In the shadow of elevated train tracks, in a nondescript building, sits St. Ann's Corner of Harm Reduction.
"We try to do it all," said chief of staff Steven Hernandez. "You know, we tackle a lot of issues."
Part community center, part clinic, the Bronx facility offers services to those dealing with drug addiction, which includes making fentanyl test strips available.
"They give people choices. They give people options. They give people knowledge," Hernandez said.
Sheryl Davilar has used fentanyl test strips before and encouraged others to do so, too.
"I had fentanyl in my system before, so I was getting more careful of who I was getting it from and I was just testing them," Davilar said.
According to the CDC, drug overdoses killed 107,375 people in the one-year period between August 2021 and August 2022.
The CDC says fentanyl bears the blame for two-thirds of all fatal overdoses in the U.S. last year. The drug is cheap and often mixed in with other drugs, unbeknownst to the people using it.
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"You can, of course, have two problems," said Chiara Sovegni, co-director of programs at St. Ann's. "One is not having the effect that you're looking for. And the second one — you can overdose."
That is something that Nathaniel Garnett said he witnessed firsthand.
"I had a friend one time, he overdosed," Garnett said. "Most people don't even know you can test for something like that."
Throughout New York City, fentanyl testing strips are finding their way into other public places, too, like bars and restaurants.
Darryl Phillips works with the Always Strive and Prosper Foundation, which was founded after the 2015 overdose death of Steven "A$AP Yams" Rodriguez.
"Just started putting these kits brick by brick, you know," Phillips said. "We've got this one location, we got this location, we got this other bar, we have this other restaurant."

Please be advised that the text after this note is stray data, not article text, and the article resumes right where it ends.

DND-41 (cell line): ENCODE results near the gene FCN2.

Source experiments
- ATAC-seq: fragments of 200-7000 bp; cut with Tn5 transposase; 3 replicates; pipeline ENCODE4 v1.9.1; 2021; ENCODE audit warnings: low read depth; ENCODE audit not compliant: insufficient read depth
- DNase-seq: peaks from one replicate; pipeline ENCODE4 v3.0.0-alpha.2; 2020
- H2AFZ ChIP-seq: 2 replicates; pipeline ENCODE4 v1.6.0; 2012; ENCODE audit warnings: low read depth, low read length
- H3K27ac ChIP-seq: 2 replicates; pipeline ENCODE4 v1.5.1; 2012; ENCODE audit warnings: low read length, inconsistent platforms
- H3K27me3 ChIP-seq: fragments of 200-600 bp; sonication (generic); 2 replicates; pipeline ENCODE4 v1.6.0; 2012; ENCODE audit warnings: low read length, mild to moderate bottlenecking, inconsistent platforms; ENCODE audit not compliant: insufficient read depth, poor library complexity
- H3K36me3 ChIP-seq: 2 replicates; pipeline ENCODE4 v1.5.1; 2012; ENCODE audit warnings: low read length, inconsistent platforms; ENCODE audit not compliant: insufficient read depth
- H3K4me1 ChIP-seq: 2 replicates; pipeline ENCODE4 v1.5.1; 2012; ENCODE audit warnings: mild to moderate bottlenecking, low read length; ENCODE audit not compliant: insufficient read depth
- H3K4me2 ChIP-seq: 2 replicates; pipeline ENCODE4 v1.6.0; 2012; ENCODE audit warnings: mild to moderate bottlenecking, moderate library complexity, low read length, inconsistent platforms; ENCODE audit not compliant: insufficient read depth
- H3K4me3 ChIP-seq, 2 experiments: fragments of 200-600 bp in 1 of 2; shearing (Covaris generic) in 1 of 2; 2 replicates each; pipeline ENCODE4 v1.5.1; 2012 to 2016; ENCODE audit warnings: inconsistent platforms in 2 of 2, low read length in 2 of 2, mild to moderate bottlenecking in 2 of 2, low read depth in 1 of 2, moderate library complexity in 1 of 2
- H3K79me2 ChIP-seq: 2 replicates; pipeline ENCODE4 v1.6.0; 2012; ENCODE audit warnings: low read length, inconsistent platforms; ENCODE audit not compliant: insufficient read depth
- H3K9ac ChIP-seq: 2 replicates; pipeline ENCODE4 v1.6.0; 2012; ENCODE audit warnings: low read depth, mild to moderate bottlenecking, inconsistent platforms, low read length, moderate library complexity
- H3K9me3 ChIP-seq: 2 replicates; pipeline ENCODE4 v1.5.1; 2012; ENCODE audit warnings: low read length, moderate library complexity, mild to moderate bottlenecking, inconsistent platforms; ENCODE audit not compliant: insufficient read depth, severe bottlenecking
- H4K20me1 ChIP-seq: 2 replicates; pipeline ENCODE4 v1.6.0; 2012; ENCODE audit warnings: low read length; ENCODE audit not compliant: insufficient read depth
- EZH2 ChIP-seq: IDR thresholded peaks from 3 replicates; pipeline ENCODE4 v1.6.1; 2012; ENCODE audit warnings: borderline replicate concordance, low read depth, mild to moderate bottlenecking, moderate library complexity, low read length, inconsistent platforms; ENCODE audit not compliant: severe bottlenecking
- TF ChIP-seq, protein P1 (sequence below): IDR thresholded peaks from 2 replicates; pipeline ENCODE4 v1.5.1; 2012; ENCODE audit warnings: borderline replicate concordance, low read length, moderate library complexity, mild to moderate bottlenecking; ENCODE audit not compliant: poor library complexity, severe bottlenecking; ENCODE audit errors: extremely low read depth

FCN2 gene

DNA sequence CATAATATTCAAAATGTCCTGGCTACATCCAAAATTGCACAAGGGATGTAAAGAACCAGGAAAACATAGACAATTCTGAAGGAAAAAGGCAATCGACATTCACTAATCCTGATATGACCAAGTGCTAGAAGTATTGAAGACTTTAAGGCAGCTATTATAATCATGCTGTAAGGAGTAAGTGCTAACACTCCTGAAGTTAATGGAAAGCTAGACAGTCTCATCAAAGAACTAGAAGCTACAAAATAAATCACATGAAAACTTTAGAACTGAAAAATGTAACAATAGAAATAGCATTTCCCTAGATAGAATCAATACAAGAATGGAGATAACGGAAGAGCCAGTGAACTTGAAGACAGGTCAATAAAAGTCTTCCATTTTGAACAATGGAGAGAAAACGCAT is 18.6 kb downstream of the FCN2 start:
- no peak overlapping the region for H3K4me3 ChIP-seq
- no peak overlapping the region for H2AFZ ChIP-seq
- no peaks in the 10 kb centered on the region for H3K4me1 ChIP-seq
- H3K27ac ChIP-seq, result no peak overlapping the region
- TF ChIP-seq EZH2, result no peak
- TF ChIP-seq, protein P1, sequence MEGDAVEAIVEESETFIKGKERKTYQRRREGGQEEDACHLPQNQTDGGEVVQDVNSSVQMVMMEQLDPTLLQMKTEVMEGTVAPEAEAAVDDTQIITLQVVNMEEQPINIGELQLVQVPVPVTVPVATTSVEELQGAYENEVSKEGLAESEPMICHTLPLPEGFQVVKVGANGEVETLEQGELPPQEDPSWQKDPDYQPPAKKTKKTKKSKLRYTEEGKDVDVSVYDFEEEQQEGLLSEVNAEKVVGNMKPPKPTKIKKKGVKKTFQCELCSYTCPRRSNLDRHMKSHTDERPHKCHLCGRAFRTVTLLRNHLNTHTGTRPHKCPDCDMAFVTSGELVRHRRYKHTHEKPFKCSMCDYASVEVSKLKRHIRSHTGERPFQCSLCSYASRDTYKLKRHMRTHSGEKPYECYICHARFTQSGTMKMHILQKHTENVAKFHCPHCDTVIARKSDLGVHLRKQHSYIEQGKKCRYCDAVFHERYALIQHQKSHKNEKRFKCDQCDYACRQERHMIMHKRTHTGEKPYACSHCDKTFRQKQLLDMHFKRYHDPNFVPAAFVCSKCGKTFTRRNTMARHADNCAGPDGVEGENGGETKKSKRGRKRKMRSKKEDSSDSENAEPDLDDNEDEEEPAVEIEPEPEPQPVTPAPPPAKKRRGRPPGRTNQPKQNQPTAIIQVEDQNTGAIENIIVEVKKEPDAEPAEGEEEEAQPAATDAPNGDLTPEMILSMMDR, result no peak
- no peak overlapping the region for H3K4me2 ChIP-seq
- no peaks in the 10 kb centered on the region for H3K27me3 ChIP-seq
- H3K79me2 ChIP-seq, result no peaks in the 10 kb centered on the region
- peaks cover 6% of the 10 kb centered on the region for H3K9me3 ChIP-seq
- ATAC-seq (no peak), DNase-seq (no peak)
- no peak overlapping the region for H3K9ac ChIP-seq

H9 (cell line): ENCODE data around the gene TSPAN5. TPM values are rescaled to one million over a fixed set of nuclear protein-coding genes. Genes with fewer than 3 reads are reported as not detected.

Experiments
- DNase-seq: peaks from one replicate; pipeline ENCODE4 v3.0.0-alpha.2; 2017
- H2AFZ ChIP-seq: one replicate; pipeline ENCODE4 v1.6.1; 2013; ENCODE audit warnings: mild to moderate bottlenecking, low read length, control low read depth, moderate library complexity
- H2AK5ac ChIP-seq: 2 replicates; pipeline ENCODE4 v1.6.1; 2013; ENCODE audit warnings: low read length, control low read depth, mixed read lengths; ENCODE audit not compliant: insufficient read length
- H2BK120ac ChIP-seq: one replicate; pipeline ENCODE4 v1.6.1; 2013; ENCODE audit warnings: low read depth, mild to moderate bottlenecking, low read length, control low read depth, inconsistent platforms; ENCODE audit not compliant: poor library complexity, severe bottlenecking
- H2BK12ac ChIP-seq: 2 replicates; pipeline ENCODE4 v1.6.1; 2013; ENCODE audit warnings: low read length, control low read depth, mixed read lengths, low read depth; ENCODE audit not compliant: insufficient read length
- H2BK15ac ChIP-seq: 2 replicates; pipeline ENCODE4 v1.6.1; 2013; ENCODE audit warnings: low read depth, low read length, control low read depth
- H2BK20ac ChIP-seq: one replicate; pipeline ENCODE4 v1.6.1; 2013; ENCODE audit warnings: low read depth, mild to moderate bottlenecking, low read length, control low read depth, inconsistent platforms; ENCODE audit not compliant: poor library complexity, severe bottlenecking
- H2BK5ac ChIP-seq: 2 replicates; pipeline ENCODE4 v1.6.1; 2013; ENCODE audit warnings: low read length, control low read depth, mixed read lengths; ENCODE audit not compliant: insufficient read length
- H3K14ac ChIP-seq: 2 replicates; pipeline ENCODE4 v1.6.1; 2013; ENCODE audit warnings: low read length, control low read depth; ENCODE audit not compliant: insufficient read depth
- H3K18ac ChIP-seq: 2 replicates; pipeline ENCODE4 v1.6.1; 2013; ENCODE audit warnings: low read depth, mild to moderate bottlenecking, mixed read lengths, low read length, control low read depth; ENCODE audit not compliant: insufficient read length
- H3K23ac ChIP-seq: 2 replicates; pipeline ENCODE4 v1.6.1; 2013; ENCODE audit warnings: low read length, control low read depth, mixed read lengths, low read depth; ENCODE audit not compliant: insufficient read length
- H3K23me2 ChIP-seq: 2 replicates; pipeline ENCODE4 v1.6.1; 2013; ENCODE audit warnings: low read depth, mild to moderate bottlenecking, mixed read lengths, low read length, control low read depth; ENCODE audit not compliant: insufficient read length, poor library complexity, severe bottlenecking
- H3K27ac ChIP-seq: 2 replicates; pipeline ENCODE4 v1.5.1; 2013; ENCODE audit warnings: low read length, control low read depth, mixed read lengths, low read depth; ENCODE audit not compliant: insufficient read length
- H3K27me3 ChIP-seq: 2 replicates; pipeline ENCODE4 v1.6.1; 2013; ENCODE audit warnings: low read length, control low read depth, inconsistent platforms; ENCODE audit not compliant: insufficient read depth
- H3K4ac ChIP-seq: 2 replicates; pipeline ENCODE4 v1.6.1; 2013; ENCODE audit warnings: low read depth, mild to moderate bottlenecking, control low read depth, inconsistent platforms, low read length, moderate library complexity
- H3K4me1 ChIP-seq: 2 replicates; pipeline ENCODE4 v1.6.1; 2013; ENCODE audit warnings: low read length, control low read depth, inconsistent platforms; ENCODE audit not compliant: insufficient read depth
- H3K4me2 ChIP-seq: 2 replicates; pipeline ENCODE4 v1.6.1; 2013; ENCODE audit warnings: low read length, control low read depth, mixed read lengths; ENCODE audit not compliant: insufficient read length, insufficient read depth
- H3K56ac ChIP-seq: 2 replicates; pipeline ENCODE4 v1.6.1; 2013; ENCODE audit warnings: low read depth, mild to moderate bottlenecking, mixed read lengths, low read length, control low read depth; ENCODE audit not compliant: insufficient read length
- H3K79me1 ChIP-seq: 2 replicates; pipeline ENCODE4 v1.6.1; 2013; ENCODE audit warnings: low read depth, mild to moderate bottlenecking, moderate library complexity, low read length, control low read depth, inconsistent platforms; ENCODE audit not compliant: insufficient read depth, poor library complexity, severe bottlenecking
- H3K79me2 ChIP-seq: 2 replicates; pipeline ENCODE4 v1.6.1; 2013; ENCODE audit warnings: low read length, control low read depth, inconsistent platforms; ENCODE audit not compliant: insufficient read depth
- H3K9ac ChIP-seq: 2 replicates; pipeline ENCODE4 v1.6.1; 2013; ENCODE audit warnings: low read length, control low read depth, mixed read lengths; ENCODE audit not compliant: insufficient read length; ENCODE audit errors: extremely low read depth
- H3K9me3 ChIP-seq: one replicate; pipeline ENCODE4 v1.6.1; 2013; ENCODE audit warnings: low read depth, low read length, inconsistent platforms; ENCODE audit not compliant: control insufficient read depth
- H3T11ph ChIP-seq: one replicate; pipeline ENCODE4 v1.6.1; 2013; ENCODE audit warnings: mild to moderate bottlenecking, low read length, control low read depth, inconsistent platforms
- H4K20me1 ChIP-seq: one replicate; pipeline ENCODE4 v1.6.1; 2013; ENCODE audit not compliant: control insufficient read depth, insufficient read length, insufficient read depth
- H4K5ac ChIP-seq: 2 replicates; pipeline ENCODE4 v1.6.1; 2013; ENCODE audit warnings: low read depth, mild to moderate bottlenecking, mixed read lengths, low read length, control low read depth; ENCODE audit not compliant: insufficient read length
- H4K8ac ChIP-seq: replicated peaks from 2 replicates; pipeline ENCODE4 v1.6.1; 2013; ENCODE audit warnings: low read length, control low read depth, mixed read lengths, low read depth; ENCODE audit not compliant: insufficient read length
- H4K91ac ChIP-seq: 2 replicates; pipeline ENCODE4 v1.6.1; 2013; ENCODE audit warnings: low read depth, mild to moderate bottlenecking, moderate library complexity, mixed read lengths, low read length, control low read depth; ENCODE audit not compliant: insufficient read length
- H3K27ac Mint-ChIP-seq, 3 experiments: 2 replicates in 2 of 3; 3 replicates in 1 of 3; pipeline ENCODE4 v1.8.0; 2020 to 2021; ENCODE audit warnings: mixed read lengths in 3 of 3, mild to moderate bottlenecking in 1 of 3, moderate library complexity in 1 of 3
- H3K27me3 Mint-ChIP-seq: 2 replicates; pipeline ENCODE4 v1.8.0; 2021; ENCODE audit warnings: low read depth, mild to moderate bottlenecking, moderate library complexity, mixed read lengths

It's not like that everywhere, though. America remains a nation divided when it comes to fentanyl testing strips.
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According to the Network for Public Health Law, in nearly 20 states, the test strips are considered "drug-checking equipment" and therefore classified as drug paraphernalia, making them illegal to have.
However, change may be coming: Fentanyl test strips will become legal in Georgia in July of this year, and lawmakers in Texas and several other states are considering several bills to do the same.
Jose Martinez is with the National Harm Reduction Coalition.
"We want to make sure that these tools and services get into the hands of the community that needs it the most, who are affected by overdose," Martinez said. "It does save lives."
Martinez said the test strips, along with the recent FDA decision to allow Narcan to be sold over-the-counter, can make a difference, but it is not a cure-all.
"The reality is that even fentanyl test strips and Narcan is just a Band-Aid," Martinez said. "It doesn't address the underlying issue."
Back at St. Ann's, they've heard what opponents to the test strips say.
"'If you give out test strips, you're condoning substance use,' or 'You're allowing people to use substances,' or whatever you want to say," Hernandez said. "But, in reality, I mean, what's the alternative, you know? Letting people die?"
It is a reality for hundreds of people every day in America's opioid crisis.